In recent years, there has been the search for low-molecular compounds for apoptosis analysis [34]. In 1995, PSBP-0, a peptide consisting of 14 amino acids, was derived from PS carboxylase [35]. In 2011 it was modified and acquired high affinity for PS [36]. The studies have shown the level of a radioisotope SAAC(99mTc)-PSBP-6 in mice with melanoma to be higher after therapy. It indicates that the peptide can be used to study an early tumor response to chemotherapy [37].

Duramycin, a tetracyclic peptide consisting of 19 amino acids, with molecular weight of 2 kDa, was developed to identify PS on cell membrane surface by PET [38]. In 2008 99mTc-labeled Duramycin with HYNIC as a ligand was used to image apoptosis in vivo [39, 40]. Later on, 18F-labeled Duramycin — [18F]FPDuramycin — was suggested as a novel radioisotope for apoptosis imaging [41]. It was successfully used to study the apoptosis of tumor cells after cyclophosphamide and cisplatin therapy in mice by PET. However, pharmacokinetics showed accumulation of [18F]FPDuramycin in the liver and spleen that limits its application in vivo.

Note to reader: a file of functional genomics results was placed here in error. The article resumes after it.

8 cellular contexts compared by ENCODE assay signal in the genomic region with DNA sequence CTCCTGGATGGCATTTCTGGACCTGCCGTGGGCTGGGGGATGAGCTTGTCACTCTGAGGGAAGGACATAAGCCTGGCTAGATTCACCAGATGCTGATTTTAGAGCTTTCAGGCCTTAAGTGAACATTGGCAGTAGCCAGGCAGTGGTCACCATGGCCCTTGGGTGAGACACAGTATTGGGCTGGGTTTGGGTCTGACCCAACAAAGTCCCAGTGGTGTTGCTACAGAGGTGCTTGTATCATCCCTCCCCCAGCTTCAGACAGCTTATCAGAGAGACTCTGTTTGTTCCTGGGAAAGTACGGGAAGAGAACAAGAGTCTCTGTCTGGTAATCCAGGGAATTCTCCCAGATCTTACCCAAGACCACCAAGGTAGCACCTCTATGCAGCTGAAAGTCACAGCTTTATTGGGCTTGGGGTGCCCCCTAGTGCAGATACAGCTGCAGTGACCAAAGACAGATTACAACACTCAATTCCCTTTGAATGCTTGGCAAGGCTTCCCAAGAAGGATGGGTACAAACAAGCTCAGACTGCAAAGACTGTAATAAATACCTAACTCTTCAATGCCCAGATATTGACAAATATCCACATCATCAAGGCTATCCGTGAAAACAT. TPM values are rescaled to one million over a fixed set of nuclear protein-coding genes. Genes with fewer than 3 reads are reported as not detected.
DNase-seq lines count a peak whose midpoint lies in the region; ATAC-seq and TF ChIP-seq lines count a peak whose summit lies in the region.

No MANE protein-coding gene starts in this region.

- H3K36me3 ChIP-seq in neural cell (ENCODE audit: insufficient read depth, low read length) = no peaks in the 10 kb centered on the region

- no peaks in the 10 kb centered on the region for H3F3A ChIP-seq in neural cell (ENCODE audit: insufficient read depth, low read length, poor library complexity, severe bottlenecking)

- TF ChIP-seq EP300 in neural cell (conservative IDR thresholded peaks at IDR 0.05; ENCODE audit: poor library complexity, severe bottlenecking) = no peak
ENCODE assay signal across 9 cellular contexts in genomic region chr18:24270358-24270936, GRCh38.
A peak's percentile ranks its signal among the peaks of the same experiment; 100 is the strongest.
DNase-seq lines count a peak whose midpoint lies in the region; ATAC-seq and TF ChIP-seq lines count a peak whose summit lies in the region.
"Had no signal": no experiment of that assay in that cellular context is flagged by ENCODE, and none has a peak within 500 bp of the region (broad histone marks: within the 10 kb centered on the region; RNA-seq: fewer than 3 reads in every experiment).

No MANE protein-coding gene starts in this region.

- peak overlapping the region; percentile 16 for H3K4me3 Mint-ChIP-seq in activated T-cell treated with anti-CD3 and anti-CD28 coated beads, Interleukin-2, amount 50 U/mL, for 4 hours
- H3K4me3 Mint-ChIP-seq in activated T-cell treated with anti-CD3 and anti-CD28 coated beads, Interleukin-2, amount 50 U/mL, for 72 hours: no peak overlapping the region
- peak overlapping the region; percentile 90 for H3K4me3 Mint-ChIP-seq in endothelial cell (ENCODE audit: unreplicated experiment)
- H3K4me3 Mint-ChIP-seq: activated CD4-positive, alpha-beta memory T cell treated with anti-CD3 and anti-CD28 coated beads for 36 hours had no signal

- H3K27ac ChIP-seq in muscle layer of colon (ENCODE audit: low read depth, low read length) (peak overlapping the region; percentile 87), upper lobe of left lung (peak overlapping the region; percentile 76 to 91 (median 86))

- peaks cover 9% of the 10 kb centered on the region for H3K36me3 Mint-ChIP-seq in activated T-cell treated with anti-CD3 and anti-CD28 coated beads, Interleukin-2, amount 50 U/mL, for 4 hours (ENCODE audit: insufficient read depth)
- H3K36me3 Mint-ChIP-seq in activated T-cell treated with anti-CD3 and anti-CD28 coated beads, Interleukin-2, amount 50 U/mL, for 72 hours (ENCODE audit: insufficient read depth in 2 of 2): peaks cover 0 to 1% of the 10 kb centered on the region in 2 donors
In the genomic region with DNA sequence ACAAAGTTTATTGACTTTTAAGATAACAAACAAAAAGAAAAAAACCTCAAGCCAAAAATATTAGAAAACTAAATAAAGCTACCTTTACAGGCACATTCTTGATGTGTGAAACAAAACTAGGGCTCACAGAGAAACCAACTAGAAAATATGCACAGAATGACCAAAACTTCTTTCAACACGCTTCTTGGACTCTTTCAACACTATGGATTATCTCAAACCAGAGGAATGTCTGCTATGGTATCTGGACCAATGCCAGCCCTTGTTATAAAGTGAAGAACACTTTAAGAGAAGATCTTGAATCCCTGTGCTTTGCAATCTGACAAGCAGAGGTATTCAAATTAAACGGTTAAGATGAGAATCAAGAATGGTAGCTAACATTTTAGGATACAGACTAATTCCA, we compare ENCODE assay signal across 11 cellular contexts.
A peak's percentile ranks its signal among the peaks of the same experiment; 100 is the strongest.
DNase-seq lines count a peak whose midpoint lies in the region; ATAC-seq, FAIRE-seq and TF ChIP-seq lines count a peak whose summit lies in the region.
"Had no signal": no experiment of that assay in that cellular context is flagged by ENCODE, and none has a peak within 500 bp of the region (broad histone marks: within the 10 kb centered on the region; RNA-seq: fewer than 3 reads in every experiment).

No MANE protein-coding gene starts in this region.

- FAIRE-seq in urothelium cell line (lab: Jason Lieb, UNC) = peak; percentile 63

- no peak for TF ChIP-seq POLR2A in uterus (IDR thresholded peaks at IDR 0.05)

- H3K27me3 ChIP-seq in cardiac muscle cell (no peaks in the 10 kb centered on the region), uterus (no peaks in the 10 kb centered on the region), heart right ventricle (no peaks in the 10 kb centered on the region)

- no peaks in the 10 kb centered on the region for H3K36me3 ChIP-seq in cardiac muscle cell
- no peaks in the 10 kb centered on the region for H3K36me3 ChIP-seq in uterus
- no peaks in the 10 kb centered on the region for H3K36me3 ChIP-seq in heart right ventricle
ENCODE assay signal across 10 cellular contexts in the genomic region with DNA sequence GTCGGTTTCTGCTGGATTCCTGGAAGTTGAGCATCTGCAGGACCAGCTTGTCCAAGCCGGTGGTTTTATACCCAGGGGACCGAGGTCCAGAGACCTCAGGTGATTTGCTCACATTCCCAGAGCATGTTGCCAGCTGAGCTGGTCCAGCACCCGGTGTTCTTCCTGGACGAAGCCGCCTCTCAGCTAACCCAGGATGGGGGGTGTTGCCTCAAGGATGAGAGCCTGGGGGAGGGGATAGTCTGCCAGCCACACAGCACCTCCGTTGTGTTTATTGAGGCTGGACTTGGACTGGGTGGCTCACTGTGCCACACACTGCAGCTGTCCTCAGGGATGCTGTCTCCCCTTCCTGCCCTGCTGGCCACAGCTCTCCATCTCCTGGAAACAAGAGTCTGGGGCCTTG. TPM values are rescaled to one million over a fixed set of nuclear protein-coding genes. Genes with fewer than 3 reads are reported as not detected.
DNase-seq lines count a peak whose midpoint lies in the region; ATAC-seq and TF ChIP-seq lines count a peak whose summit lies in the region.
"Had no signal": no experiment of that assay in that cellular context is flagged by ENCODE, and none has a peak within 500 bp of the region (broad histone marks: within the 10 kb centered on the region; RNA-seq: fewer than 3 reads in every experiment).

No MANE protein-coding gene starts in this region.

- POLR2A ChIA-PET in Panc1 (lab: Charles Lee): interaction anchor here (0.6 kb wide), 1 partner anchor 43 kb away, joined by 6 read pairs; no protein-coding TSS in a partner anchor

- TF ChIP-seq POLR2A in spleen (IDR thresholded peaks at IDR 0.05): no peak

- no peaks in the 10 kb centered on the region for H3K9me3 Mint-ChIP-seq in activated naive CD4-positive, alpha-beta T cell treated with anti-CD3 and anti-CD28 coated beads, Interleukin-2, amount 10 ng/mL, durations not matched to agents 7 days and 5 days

Another technique used to study apoptosis in cells in vivo is optical imaging [42, 43]. Recently developed optical imaging methods provide apoptosis imaging in animal tissues and a whole body [10]. In recent years, increasingly greater attention of researchers in this field is given to the combination of different near infrared fluorophores and ligands [44]. Annexin V labeled by Cy 5.5, a near infrared fluorophore, was used for apoptosis optical imaging in vivo [45]. In particular, it was used to study apoptosis in tumors during chemotherapy by fluorescence tomography. The increase of a fluorescent signal was found in treated tumors compared to the control [46].

Magnetic resonance imaging (MRI) is also applied for apoptosis imaging in vivo. Biotinylated Annexin V bound to Gd-DTPA-labeled liposomes is used to identify PS on plasma membrane surface [47, 48]. Supermagnetic iron oxide nanoparticles conjugated with C2A-domain of Synaptotagmin, protein specific to PS, are used for MRI [49]. Apoptosis imaged by MRI was demonstrated in isolated tumor cells in vitro and in the tumors in vivo treated by chemotherapeutic agents. Higher contrast accumulation has been shown in a tumor compared to the control [50].